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W.Cook cue - DAFS

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  • W.Cook cue - DAFS

    Hi all,

    I acquired this queue around 35-40yrs ago together with a Stevens & Sons table. With great thanks to 100-uper on this forum, he has estimated the table to have been built between 1890-1901.

    I did use this cue originally, but found that the tip was too small at around 9-9.5mm. The cue is 57” long with the W Cook Cue (London) engraved as can just be made out in the photo.

    There is a name plate of DAFS on both the butt and the metal case.

    The questions I have are:

    1) Could anyone provide some history around W Cook and estimated age of the cue?? and

    2) A long shot (excuse the pun), but can anyone provide some reference or links to name/initials “DAFS”?? I can imagine this is either the original owners initials or some club??

    Any information much appreciated.

  • #2
    William Cook (1949-1893) was a top billiards player and several cue makers made cues with his name on them, due to his break records, etc.

    DAFS - I think was a previous owner.

    You can just make out that the DAFS plate on the butt has gone over a maker's stamp similar to the image below.

    I think yours could be a "W. Cook Pattern" and "Cox & Yeman,184 Bromton Road, London" stamp.
    The Heritage site has a very similar cue but it is a poor image.
    (search for Cox )

    Last edited by DeanH; 5 June 2021, 07:40 AM.
    Up the TSF!


    • #3
      Hi DeanH,

      Many thanks (again) for the background and additional information on this, as I was struggling on the research around this.

      I will update the post when I find more

      P.S. Thanks for the tips on uploading, and I was mistakenly mistakenly using the “Upload from URL” button on the TSF and not pasting directly into the post.


      • #4
        This cue is not connected with the Stevens table and in my opionion is significantly earlier. Can you tell me if there is a weight stamp on it?


        • #5
          Hi 100-uper (again),

          Thanks for your contribution in this. I’ve looked at the cue, but don’t see any weight stamp.

          At the end of the butt, there is what looks like a leather disc which I presume covers where the weight is?? Could the stamp have been put on this (now worn). Or is this purely sacrificial in case of damage??


          • #6
            This cue would have been produced from about 1868 and would still have been available in essentially this form until about 1880. The significance of the weight stamp is that it was introduced in 1874 by Burroughes & Watts who were either copying another London maker, or others copied them. Not sure which, but it helps date the cue to between the late 1860s and mid-1870s. It also dates the tin case which accompanies it which is clearly contemporary.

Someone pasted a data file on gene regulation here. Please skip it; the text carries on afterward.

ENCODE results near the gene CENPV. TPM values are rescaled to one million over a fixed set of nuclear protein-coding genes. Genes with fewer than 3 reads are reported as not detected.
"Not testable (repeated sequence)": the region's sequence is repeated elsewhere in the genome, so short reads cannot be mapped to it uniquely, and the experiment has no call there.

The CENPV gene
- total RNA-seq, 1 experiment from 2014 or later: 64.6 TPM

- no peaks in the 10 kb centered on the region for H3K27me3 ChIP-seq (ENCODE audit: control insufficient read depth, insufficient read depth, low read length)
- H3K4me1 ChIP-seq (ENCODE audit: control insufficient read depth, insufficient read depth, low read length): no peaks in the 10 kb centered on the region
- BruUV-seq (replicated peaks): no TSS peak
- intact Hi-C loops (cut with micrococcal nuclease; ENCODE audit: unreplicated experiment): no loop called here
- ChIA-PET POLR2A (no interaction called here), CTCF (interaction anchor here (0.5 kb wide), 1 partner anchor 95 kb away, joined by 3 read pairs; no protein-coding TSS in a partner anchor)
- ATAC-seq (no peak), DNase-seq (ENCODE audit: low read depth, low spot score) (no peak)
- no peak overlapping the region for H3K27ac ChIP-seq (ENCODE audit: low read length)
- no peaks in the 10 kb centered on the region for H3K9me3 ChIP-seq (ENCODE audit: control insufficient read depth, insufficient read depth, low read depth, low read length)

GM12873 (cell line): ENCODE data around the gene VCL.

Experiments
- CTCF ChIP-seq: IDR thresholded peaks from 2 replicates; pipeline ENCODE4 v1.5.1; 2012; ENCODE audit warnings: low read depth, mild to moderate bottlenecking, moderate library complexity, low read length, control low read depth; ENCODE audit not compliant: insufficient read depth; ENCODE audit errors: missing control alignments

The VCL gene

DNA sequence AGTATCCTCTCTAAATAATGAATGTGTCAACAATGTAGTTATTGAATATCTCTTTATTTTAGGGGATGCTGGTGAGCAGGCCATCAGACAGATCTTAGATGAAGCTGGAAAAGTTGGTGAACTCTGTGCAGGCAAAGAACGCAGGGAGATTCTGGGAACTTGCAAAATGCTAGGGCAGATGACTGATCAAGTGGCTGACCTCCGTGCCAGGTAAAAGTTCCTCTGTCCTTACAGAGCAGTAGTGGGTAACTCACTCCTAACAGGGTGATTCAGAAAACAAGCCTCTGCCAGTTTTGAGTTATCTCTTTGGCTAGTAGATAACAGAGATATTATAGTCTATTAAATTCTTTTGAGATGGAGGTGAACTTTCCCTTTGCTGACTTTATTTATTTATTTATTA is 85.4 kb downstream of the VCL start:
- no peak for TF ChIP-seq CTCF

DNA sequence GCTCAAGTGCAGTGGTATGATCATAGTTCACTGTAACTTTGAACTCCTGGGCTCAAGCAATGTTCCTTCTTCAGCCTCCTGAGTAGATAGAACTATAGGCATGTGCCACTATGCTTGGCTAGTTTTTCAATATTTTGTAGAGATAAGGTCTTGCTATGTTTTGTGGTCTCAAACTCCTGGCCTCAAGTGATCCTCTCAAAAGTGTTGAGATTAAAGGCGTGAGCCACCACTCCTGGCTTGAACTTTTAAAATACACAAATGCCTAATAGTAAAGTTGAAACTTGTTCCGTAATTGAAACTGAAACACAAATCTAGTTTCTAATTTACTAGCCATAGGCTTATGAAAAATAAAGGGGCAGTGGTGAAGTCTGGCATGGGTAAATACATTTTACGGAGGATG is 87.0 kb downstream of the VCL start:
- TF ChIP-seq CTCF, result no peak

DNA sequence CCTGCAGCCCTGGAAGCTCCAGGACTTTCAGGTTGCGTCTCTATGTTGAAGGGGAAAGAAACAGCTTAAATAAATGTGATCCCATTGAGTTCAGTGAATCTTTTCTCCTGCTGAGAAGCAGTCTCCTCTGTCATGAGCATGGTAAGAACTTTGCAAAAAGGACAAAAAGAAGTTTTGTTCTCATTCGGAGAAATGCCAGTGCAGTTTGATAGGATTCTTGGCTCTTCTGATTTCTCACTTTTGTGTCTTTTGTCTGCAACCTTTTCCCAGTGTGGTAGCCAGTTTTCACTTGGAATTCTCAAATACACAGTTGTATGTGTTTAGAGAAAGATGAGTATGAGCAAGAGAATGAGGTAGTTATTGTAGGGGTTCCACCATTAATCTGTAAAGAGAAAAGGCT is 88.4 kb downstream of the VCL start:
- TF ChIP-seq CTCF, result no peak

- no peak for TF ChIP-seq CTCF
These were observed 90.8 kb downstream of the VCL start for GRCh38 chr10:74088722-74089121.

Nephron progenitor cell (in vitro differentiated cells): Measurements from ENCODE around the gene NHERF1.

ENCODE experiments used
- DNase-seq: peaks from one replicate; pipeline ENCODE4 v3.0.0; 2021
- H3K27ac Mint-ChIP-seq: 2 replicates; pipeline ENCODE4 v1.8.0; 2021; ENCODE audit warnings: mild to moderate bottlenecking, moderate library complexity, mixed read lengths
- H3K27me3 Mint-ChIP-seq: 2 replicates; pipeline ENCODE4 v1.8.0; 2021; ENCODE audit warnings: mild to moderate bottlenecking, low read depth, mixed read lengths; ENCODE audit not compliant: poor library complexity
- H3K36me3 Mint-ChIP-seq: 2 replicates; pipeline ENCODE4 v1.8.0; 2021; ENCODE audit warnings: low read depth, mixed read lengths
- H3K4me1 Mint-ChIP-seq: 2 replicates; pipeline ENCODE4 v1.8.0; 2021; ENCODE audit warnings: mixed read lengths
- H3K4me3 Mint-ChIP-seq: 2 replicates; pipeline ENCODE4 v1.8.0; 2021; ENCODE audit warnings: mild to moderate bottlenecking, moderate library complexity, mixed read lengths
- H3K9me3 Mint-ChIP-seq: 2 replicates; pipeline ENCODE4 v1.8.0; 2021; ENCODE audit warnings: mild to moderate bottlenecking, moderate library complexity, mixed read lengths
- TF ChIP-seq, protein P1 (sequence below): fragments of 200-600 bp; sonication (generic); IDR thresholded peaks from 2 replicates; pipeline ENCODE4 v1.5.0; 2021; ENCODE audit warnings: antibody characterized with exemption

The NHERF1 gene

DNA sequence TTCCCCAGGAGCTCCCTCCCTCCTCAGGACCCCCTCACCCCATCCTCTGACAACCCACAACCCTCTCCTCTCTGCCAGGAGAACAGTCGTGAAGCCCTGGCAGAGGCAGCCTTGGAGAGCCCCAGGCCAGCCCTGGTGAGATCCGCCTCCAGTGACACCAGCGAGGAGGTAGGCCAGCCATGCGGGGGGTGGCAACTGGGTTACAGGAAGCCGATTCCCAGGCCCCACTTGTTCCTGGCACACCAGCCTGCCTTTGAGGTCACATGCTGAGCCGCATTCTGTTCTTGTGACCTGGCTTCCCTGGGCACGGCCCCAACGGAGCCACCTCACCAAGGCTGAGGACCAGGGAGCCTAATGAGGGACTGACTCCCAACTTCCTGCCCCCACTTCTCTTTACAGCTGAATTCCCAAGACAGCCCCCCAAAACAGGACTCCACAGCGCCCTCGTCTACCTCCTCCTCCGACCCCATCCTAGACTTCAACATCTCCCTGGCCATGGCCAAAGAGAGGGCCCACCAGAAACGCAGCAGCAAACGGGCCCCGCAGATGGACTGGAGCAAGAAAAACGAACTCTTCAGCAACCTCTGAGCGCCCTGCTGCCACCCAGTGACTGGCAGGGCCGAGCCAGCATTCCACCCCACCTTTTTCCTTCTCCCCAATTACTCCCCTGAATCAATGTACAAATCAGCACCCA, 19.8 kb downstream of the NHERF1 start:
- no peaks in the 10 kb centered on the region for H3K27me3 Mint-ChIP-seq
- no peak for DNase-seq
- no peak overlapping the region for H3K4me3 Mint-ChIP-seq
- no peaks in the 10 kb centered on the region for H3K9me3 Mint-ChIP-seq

As DeanH said, these 'Cook Pattern' cues were made by several companies, namely Burroughes & Watts, Thurston, and Cox & Yeman, who were the principal manufacturers at this time, and apart from the makers stamp they would all have been pretty much the same. The leather pad at the butt is the 'tip' which protected the ball when using that end of the cue. (it saved getting the rest out).

            I also notice that the cue has an ivory extension fitted to the tip, which is an optional extra. This helped to prevent the splitting and chipping which invariably occurred by continued use of an unprotected ash shaft. It was the forerunner of the modern ferrule. Andy Hunter is the leading authority on these old English cues and this is a link to an article I helped him write on Wm. Cook cues. You will see from the values in the appendix that your cue is the earliest in the range for this player, and Andy considers them worth between GBP100-300 (without the extension or the inset owner's plaque).


            I have passed the photos to Andy for a more accurate opinion and when he comes back to me I will let you know.
            Last edited by 100-uper; 5 June 2021, 11:38 AM.


            • #7
              Hi 100-uper,

              Once again, many thanks for the detailed response on this cue, and for forwarding the details to Andy.

              With regards the butt “tip”, then every day is a school day and I have learnt something new, amongst the vast knowledge that you have already shared.

              I will have a look at the link, and look forward to hearing back when Andy reverts back to you.

              Once again, much appreciated.


              • #8
                I've had a chat with Andy Hunter and he agrees with the information I have given regarding dates. He considers it a very rare example which should be of interest to collectors, but due to it being machine spliced the value is restricted to the GBP100-150 range. If there was some provenance on the owner it could only increase that valuation.